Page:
The current Globally Harmonized System (GHS) is a method by which safety information as it pertains to specific products is communicated in a standard format internationally. The two major elements of this system are Safety Data Sheets (SDS) and safety labels. Because of their effectiveness in overcoming language barriers, GHS pictograms are a major part of the new GHS labels.
GHS pictograms are basic symbols that that give indications to viewers that one or more hazard types may be associated with that particular chemical. They consist of a red diamond-shaped outline with a symbol printed in black inside. These symbols can indicate things like health hazards, flammability, contents under pressure, explosion or environmental hazards. They are, however, just one of the several label requirements of the GHS classification system.
Responsible Party Identification
The label must include the name, address and phone number of the product manufacturer, importer or other responsible party. This gives users of the product quick access to a source of more detailed information if it is needed quickly. It also provides a bit of accountability for the accuracy of the information on the label and associated SDS.
The product identifier is basically the product name as chosen by the manufacturer or distributor. It can consist of a name, batch number or both. It is important that the same identifier be used on both the label and SDS for easy cross-reference.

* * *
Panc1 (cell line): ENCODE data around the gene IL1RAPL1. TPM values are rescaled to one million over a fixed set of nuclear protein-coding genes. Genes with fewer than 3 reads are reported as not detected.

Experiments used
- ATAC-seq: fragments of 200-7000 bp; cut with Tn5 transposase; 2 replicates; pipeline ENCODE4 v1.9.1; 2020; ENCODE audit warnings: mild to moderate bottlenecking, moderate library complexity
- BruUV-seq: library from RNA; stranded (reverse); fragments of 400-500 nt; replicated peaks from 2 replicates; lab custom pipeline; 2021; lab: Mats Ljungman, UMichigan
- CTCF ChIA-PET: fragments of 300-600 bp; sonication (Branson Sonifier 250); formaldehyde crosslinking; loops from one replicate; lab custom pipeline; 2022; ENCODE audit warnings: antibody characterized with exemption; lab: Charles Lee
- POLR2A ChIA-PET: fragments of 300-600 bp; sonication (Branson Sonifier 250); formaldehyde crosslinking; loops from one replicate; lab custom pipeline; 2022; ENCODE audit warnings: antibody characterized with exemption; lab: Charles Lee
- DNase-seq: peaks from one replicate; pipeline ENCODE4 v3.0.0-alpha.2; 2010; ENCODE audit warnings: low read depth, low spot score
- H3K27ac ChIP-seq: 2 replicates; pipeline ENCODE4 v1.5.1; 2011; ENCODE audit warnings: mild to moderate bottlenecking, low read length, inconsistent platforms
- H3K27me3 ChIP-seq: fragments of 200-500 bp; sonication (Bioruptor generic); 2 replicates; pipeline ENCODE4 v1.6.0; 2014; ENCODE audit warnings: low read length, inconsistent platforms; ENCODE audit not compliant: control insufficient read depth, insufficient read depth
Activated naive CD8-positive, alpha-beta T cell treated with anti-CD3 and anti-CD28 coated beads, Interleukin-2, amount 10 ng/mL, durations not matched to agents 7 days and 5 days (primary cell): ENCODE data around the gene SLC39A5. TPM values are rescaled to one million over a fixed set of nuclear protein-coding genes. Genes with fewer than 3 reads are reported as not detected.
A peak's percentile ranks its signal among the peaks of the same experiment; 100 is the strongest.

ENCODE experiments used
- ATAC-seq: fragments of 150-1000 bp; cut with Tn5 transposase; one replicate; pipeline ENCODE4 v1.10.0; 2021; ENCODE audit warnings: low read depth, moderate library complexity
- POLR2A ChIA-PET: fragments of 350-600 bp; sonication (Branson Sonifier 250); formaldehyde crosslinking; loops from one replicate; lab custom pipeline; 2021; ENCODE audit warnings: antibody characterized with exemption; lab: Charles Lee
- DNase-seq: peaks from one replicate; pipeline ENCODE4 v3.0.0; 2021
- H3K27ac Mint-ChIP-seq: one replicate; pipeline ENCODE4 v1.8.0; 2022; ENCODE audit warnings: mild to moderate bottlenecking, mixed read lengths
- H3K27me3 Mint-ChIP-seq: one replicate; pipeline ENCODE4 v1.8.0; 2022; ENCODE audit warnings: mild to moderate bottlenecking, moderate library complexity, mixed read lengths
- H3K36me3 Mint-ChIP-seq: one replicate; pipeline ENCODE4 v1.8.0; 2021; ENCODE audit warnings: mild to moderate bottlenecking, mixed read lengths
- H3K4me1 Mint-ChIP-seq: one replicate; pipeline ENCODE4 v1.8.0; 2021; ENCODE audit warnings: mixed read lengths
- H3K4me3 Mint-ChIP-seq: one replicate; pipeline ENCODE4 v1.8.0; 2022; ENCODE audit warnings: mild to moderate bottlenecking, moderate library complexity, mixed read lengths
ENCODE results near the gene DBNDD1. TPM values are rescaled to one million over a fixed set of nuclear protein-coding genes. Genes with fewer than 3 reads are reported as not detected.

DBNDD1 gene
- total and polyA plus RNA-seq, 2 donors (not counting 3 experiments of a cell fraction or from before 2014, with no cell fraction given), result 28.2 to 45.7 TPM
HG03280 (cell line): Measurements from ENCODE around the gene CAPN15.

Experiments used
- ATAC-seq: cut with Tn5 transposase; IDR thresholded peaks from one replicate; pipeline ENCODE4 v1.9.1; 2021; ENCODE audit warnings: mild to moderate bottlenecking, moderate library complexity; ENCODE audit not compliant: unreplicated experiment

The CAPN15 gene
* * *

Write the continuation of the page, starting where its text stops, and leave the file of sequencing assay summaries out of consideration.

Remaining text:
Only one of two possible signal words is used: “danger” and “warning”. “Danger” indicates hazards that are more severe while “warning” is used for hazards that are less serious. Only one of the two signal words are used regardless of the number of hazards present. In this case, the word for the more serious hazard is to be used.
The hazard statement is chosen from a long list of standard statements that describe hazards of various chemicals. This is to ensure that the same statement will be used by all manufacturers of chemicals of the same category. An example of a hazard statement on a GHS label is “causes severe skin burns and eye damage”. Unlike the signal word, all the applicable hazard statements are used, so it is common to see two or more listed.
Precautionary statements are brief descriptions of measures that should be taken to prevent or minimize adverse effects from exposure to the chemical. The four types of statements are related to prevention, response, storage and disposal.
There are nine available pictograms that can be used on GHS labels.
● Health hazard
● Exclamation mark
● Gas cylinder
● Exploding bomb
● Flame over circle
● Skull and crossbones
As opposed to previously used systems, these label requirements provide consistency in the way products are labeled in order to more clearly communicate hazard information to product users. If you want to learn more, visit ICC Compliance Center.